Yevamot, Chapter Fourteen, Mishnah One
This chapter is concerned with divorce or yibbum involving a deaf man and/or woman. As we have mentioned previously, according to the rabbis deaf-mutes lack daat, which I translate as awareness and hence they cannot truly contract marriage. The marriage which they do contract is considered derabbanan, that is of rabbinic origin. I should note that although halakhically speaking deaf-mutes were considered to lack daat, in reality the rabbis often recognize that deaf-mutes do not necessarily lack intelligence. Furthermore, as I stated in other opportunities, now that complex sign-language has been invented, deaf-mutes can be halakhically regarded as fully intelligent human beings.
1) If a deaf man married a woman of sound senses or a man of sound senses married a deaf woman he may, if he wishes, divorce her, and he may, if he wishes retain her; just as he marries by gestures so he divorces her by gestures.
2) If a man of sound senses married a woman of sound senses and she became deaf, he may, if he wishes, divorce her; and he may, if he wishes, retain her.
a) If she became insane he may not divorce her.
b) If he became deaf or insane, he may never divorce her.
3) Rabbi Yohanan ben Nuri says: Why may a woman who became deaf be divorced while a man who became deaf may not divorce [his wife]?
a) They answered him: a man who divorces is not like a woman who is divorced, for while a woman may be divorced with her consent and without her consent, a man can divorce only with his consent.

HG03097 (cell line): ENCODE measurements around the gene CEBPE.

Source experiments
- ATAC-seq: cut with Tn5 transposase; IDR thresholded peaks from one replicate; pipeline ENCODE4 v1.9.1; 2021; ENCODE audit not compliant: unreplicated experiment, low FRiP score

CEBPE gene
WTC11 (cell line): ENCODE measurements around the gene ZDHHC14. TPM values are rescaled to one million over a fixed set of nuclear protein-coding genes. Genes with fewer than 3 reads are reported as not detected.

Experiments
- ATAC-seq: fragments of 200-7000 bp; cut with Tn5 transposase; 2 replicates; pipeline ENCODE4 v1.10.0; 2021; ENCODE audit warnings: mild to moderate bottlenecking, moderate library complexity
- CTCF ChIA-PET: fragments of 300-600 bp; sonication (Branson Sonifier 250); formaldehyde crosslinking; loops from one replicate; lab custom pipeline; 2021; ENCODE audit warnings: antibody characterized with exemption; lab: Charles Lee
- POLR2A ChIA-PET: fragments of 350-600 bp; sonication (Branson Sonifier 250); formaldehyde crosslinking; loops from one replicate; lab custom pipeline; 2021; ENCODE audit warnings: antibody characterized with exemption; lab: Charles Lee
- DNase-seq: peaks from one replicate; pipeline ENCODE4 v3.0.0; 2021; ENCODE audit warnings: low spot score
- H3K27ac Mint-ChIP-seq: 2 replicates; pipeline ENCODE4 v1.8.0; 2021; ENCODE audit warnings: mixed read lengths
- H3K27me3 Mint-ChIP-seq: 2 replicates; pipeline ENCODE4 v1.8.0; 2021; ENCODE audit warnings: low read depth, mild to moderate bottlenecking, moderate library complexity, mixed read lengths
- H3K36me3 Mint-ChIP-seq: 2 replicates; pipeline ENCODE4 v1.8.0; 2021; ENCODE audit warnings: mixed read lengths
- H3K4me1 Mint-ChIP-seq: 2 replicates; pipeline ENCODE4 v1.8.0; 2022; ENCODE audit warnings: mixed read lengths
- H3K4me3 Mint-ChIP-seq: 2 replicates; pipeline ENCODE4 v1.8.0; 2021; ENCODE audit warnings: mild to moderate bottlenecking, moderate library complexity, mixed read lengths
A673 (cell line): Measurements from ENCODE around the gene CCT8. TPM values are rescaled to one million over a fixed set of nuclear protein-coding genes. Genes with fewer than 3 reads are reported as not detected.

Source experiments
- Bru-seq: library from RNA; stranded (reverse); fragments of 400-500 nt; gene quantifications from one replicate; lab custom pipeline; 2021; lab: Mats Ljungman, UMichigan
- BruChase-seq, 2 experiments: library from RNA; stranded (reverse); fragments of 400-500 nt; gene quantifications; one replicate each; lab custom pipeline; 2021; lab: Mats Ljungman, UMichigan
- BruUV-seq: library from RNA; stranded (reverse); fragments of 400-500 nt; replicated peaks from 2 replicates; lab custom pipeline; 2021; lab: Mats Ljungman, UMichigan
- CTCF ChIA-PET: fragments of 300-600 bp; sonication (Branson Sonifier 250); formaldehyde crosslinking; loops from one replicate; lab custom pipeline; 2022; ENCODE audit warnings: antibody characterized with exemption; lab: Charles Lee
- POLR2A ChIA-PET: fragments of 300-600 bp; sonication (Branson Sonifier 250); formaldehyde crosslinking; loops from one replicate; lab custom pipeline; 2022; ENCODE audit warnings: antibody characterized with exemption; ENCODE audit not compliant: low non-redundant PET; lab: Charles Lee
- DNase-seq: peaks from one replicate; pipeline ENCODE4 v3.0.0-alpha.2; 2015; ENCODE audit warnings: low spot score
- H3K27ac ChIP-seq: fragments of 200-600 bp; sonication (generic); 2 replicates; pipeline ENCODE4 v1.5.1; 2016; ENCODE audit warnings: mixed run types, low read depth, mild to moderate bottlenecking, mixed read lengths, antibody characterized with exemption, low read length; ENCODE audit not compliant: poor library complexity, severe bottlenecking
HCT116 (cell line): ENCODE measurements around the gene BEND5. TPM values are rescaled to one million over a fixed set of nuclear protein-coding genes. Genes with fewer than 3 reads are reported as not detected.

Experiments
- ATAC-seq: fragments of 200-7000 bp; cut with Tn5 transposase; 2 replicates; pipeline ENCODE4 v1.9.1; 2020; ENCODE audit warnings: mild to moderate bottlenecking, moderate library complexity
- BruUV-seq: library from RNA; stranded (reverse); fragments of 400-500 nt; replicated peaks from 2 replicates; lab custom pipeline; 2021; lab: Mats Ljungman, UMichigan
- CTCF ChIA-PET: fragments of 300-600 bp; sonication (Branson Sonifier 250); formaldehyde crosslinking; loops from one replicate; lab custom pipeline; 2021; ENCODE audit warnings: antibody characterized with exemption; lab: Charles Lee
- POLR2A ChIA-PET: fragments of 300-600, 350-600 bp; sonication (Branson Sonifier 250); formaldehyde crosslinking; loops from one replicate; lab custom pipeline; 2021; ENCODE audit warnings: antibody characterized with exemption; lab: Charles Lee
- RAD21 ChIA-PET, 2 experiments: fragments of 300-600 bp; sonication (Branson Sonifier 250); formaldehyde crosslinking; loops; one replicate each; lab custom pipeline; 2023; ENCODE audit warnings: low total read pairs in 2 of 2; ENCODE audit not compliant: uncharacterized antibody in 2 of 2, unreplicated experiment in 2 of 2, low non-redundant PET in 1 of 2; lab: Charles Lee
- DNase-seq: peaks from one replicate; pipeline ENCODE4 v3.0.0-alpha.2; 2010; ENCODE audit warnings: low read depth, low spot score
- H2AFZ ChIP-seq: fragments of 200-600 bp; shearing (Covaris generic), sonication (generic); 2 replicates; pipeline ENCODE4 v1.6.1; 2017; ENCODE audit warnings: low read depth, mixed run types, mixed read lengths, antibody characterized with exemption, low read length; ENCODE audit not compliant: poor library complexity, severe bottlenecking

Section one: A deaf man can divorce a woman of sound senses by making gestures that make it clear that he wants to divorce her. Just as he can marry a woman by making gestures which make his intent clear, so too he can divorce her. A man of sound senses can divorce a deaf woman, even though she may not understand that she is being divorced. This is because a woman can be divorced against her will, as we shall see in section three below.
Section two: Whereas in section one the marriage was only of rabbinic status (because one party was deaf at the time of marriage), in this section the marriage is of deoraita status because both parties were of sound senses at the time of marriage. Hence the law is different in this case. If she becomes deaf he may still divorce her, because she may be divorced against her will. However, if she becomes insane, he may not divorce her. This is a special measure of protection offered the wife so that she will still have a husband and be less subject to mistreatment by others. If the husband becomes deaf or insane he may not divorce her. Since the original marriage was of a higher status, he can no longer end the marriage when he lacks daat.
Section three: In this section, through Rabbi Yochanan be Nuris question and the Sages answer, the discrimination between the divorce of a deaf woman and the divorce of a deaf man is explained. Since a woman can be divorced without her consent, she can still be divorced when she is legally incapable of consenting (when deaf or insane). Her consent is irrelevant. In contrast, a man must express his will to divorce a woman and hence if he is legally incapable of expressing his will, he may not divorce. I should note that this is one of the greatest examples of discrimination in Jewish law, but it was mostly corrected in the Middle Ages by Rabbenu Gershom who made a decree that a woman cannot be divorced against her will. Until this day, this is still the law.